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The Protagonist Speaks

Interviews with the characters of your favourite books

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Romance

Joe and Carolyn (of Wallflower Pen Pals, by K. L. Estrada)

Dear readers, tonight we are hosting an interview of the famous American couple known as the Wallflower Pen Pals. This couple wrote letters to each other before they fell in love. We are bringing the book’s characters back to life during the time they were first writing to each other.

In tonight’s double interview, we are going to interview them separately, asking similar questions. Please note they cannot see or hear each other’s responses.


Tell us a little about where you grew up. What was it like there?

Joe: Well, I grew up in a small town in New Mexico. I loved it there as I enjoyed the many festivities where everyone knows everybody.

Carolyn: I was born and raised in Belen, New Mexico. Most of my relatives are from there. The people there were all so very friendly. We moved to California because my father landed a job there. If it weren’t for that, I would still be living in my hometown.

What are your happiest childhood memories?

Joe: I had a cat named Buddy that I raised myself. He would ride with me on my bike and go everywhere with me. I also enjoyed old classic cars since I was 16 years old. My brothers and I would cruise around town to show them off to the girls.

Carolyn: My cherished memory as a child was riding my horse, Baby. I really babied him, ha-ha! Anyway, I had to share him with my brother, but I cared for him as I was the oldest. I didn’t mind it because I loved riding him. He took care of me, and I took care of him!

What do you do now, Joe?

Joe: Well, I am currently stationed in the army in New Jersey. I drive a two-and-half-ton truck as I transport missiles and weaponry from one base to another. I also transport troops and perform other military duties, which I cannot disclose for obvious reasons.

Carolyn, we heard you are still in high school. Why are you still there at your age?

Carolyn: Yeah, I’m embarrassed that I am still in high school. But that’s because my father’s job has moved us from place to place and I was absent a lot from school because my mother was so ill all the time. I have many responsibilities as I am the oldest and my mother’s “right-hand” (so to speak). I wish I were working by now to help my father with the bills, but they insist I finish my education as that’s important to my heritage.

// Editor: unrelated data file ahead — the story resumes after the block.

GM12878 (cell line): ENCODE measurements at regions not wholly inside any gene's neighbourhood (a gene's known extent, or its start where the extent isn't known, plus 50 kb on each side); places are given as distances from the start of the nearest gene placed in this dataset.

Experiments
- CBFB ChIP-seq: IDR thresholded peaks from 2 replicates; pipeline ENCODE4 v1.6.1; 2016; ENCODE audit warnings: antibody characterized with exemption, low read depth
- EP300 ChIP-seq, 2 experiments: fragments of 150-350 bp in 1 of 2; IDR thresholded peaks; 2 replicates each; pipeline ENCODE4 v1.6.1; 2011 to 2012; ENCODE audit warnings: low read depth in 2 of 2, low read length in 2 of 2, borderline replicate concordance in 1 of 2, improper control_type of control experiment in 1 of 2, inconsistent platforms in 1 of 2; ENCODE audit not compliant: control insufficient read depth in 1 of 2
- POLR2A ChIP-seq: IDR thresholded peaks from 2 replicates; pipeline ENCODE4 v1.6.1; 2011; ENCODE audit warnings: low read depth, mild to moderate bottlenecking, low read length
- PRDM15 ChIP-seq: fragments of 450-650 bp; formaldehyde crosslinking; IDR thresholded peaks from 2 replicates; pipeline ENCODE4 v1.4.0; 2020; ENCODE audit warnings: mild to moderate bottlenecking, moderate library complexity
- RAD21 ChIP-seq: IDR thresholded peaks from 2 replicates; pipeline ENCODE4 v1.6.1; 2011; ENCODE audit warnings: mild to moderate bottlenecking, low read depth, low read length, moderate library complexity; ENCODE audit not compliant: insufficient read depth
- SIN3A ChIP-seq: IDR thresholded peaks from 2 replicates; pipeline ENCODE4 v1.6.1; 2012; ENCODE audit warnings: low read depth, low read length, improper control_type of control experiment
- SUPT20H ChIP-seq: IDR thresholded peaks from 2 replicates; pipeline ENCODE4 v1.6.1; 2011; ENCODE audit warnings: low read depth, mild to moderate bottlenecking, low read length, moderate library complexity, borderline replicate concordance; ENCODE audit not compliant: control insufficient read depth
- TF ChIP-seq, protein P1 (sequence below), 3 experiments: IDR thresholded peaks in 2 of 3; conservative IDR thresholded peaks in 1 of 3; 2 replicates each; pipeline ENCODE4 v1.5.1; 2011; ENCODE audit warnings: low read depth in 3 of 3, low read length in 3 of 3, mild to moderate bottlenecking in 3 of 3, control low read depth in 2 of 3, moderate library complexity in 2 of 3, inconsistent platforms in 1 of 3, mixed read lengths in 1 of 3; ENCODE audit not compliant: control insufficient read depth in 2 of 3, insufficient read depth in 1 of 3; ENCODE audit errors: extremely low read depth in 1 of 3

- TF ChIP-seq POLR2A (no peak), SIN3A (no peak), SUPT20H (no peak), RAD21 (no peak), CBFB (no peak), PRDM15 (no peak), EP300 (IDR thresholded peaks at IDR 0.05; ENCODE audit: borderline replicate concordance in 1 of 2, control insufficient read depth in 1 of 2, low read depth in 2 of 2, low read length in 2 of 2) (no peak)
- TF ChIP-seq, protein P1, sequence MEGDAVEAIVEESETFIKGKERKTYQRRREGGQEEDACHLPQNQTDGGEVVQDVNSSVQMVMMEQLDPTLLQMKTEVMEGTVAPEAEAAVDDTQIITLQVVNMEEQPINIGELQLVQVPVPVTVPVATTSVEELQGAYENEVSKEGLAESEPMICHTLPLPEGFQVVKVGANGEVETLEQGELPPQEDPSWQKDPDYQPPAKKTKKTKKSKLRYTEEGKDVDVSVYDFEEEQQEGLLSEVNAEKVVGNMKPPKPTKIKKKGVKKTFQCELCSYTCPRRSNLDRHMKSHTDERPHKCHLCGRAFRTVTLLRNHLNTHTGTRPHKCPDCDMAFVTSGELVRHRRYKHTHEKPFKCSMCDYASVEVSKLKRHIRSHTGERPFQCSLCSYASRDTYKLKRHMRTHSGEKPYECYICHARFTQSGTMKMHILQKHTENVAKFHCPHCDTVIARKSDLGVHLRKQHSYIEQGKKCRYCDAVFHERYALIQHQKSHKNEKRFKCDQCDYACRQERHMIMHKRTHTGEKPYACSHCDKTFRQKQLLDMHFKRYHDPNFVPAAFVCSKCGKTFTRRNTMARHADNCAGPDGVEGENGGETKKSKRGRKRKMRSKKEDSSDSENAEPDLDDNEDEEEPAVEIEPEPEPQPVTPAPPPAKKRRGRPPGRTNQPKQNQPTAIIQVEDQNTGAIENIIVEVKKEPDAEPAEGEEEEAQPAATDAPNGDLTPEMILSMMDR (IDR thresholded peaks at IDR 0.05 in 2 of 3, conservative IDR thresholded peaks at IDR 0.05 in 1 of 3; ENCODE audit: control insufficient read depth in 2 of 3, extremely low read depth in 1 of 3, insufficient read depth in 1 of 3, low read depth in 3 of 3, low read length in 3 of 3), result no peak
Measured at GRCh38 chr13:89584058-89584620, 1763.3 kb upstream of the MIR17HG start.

Joe, what did you first think when Carolyn wrote the first letter to you?

Joe: Well, it was amazing how she had the courage to send me a letter to someone she didn’t even know. Luckily a friend of hers knew about me and mentioned that I was lonesome for a pen pal. As it turns out, we have a lot in common, so we are still writing to each other. Even though she has a steady boyfriend, I think she is falling for me. I hope so because I am smitten with her.

What was the worst thing that has ever happened in your life?

Joe: Well, the worst thing was when my father never came home. I did not know what happened to my dad until I was older. Then, I learned that he was hit and killed by a train.

Carolyn: The worst thing that happened to me was when I got pneumonia as a child. I thought I was going to die. Somehow, I was cured, but I can’t remember too much, as kids usually block terrible things from the past. 

What is the best thing that ever happened in your life?

Joe: Oh, that’s an easy question to answer as the best thing was receiving a letter from a sweet girl I didn’t even know.

Carolyn: The best thing that has ever happened in my life is happening now! I think I am falling for my current pen pal. He seems to know me better than any man I have ever dated! Although we haven’t seen each other in person yet, I know so many details about him through the letters. I have never had anyone write to me for this long. I think he’s falling for me, too, based on some of the things he writes.

Tell us a little about your friends.

Joe: I have friends from all over the place because I am in the army. But most of my friends are from my hometown of New Mexico. Now I have a lovely friend from California whom I can’t wait to meet.

Carolyn: Well, I have three best friends from high school who are all females. Although, I have a new best male friend that I am writing to right now, and I can’t wait to meet him someday.

What’s your favorite kinds of food to eat?

Joe: I love eggs and sausage for breakfast. And for supper, I love hot chili beans and tortillas.

Carolyn: Well, I mostly love fruit. I know that sounds boring, but I’ve always been a fruit lover since I was really little.

What are your favorite hobbies?

Joe: My favorite hobbies are carpentry and photography. But I have a new hobby which is writing to a pen pal.

Carolyn: I love to sew, cook, read, and write.

Joe, what does the future hold for you?

Joe: As soon as I am discharged from the army, I plan to move to California and find work there.

Can you share a secret with us, which you’ve never told anyone else?